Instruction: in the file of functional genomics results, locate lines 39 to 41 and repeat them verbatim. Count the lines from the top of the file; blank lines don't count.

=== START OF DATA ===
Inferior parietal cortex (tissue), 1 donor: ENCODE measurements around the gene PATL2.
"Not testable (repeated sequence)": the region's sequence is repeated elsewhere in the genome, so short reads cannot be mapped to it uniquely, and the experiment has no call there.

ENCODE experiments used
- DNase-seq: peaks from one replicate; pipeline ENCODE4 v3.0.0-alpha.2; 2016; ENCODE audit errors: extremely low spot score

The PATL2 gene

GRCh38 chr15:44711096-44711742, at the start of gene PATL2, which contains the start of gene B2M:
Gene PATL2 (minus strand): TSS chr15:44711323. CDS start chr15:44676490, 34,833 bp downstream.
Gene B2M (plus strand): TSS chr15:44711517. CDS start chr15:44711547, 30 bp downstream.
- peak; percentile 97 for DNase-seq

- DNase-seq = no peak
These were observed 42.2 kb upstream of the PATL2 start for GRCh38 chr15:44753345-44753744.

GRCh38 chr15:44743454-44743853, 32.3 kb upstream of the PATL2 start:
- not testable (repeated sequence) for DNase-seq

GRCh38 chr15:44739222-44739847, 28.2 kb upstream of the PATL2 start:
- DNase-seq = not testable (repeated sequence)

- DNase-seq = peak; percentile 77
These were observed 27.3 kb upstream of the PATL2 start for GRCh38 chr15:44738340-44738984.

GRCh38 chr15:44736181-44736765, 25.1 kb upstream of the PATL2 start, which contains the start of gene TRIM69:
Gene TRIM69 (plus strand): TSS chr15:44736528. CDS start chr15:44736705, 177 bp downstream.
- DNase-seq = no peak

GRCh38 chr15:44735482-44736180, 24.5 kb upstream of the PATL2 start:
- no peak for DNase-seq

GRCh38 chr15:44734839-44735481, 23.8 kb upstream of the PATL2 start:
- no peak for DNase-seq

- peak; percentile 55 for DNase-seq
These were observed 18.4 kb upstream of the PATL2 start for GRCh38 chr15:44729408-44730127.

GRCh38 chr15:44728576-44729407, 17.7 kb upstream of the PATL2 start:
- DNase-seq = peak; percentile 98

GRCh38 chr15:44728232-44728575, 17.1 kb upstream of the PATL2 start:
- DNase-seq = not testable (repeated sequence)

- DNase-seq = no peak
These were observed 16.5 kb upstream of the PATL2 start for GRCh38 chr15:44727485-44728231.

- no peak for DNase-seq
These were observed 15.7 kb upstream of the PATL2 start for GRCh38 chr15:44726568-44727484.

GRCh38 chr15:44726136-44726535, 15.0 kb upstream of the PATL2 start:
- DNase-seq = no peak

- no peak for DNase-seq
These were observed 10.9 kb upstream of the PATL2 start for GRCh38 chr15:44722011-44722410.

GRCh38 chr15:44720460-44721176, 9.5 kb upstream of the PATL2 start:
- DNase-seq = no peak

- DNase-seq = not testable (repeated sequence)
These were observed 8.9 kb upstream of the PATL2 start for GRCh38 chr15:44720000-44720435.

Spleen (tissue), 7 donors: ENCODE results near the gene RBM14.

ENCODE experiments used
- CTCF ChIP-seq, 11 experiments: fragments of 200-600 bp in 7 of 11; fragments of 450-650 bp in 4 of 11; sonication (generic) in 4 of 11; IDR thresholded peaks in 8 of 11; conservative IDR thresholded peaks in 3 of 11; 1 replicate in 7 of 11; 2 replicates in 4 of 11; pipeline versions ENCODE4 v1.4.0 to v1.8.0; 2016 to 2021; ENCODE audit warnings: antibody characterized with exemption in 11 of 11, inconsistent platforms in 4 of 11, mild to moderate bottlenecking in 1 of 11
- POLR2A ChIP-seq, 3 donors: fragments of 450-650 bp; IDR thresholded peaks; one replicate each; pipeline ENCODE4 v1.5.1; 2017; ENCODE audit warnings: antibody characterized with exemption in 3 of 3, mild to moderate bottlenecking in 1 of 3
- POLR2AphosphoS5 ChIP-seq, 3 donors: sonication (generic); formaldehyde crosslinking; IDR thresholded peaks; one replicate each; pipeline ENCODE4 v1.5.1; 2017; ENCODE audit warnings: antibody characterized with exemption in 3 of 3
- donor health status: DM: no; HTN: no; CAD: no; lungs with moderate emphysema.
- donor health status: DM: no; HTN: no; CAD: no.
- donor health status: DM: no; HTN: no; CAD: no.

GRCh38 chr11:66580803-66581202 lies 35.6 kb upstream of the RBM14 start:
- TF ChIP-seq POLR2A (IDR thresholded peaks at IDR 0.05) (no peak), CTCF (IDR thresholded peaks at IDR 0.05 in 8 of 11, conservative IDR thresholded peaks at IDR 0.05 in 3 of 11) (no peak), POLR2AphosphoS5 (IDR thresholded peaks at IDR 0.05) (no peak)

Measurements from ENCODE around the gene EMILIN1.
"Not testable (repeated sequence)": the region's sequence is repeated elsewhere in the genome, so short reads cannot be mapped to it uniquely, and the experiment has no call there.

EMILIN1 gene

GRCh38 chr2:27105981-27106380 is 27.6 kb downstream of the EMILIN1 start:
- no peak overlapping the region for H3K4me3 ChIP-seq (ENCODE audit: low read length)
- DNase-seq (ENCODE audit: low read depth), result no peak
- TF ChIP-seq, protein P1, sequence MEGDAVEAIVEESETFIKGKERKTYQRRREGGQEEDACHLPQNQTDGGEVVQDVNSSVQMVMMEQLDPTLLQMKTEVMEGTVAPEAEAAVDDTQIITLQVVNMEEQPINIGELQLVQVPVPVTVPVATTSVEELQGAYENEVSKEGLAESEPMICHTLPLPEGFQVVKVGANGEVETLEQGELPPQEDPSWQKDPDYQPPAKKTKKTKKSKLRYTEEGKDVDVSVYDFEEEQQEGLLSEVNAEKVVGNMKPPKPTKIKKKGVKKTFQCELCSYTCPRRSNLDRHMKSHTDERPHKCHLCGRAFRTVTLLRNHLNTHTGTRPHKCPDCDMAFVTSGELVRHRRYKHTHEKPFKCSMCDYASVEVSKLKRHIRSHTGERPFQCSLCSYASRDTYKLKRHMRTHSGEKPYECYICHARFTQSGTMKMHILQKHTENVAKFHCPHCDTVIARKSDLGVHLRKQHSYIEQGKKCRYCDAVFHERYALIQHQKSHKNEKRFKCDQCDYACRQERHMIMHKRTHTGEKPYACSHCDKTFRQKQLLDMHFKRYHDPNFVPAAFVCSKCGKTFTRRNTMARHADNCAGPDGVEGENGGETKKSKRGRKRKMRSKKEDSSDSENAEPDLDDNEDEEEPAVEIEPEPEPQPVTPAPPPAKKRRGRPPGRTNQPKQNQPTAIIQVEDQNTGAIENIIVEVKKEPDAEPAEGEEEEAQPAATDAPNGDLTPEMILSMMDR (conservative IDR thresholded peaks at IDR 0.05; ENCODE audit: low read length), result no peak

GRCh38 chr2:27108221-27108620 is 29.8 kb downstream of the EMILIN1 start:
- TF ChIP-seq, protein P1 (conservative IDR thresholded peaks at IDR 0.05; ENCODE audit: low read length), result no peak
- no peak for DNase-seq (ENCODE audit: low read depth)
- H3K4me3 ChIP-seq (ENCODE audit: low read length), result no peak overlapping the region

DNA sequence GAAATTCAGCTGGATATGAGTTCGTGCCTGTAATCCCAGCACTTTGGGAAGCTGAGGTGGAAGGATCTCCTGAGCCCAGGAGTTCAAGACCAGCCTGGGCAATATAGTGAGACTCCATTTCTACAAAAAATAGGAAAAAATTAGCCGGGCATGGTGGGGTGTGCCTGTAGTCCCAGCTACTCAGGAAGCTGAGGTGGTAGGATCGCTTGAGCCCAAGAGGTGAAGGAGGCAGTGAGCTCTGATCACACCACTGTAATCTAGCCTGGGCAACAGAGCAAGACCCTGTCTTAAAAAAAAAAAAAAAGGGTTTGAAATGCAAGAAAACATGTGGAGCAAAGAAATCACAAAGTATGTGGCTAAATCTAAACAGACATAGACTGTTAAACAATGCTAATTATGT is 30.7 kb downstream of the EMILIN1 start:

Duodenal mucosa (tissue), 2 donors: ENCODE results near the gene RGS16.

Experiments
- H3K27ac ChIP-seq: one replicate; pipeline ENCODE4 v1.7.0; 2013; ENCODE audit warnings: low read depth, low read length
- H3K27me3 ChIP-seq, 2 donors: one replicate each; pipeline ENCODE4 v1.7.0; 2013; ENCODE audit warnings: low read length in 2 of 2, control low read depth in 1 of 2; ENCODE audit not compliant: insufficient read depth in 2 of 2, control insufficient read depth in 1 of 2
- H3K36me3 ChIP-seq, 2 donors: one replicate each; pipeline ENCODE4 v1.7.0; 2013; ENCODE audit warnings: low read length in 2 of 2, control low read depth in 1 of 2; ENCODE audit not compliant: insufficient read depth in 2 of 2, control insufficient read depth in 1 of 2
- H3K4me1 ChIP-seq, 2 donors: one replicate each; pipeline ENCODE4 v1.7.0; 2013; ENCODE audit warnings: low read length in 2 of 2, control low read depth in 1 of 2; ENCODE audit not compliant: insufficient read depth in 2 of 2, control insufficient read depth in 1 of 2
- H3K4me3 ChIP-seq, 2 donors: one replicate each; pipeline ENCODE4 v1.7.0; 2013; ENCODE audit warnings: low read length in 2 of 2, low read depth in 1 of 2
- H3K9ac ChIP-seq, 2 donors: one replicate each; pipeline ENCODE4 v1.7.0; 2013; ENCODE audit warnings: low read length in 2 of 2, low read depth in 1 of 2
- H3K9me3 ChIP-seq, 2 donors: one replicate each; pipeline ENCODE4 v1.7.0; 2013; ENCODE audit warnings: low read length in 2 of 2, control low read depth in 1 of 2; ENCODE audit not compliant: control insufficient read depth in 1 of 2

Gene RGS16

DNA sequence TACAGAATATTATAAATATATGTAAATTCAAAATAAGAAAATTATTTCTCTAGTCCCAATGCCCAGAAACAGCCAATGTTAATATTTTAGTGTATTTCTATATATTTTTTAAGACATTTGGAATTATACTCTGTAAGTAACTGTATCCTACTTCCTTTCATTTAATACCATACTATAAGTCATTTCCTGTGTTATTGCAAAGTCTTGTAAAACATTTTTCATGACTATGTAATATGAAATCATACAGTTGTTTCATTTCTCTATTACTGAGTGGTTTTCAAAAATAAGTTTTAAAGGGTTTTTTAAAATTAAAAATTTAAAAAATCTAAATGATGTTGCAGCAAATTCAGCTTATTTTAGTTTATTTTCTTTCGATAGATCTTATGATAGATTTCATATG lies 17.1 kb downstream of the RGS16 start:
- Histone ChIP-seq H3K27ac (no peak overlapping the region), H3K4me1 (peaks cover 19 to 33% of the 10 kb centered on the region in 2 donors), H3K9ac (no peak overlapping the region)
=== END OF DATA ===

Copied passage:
GRCh38 chr15:44720460-44721176, 9.5 kb upstream of the PATL2 start:
- DNase-seq = no peak

- DNase-seq = not testable (repeated sequence)